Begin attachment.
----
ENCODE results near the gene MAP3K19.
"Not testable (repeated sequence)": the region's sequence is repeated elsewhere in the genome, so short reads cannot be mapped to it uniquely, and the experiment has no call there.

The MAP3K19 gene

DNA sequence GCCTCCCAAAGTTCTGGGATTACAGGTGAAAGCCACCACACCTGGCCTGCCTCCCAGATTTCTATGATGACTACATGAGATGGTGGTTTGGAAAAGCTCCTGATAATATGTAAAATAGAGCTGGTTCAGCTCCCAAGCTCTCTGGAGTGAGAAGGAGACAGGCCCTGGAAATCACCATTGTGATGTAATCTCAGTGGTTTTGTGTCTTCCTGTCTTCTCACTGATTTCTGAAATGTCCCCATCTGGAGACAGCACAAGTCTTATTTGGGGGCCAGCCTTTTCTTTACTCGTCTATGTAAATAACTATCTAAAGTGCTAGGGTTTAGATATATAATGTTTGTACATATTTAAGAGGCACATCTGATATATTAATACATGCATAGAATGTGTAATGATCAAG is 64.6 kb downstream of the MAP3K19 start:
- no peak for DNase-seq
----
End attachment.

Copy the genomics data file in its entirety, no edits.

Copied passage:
ENCODE results near the gene MAP3K19.
"Not testable (repeated sequence)": the region's sequence is repeated elsewhere in the genome, so short reads cannot be mapped to it uniquely, and the experiment has no call there.

The MAP3K19 gene

DNA sequence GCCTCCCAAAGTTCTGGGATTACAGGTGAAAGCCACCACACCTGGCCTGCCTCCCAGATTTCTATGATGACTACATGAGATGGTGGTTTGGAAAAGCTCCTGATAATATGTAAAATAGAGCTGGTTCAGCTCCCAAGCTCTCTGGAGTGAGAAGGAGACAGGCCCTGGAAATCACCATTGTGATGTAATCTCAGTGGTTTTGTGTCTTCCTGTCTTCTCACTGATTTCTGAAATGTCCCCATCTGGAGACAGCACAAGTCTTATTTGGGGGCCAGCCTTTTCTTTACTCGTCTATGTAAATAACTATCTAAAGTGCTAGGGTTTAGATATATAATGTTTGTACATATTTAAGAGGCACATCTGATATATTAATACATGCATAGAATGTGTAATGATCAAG is 64.6 kb downstream of the MAP3K19 start:
- no peak for DNase-seq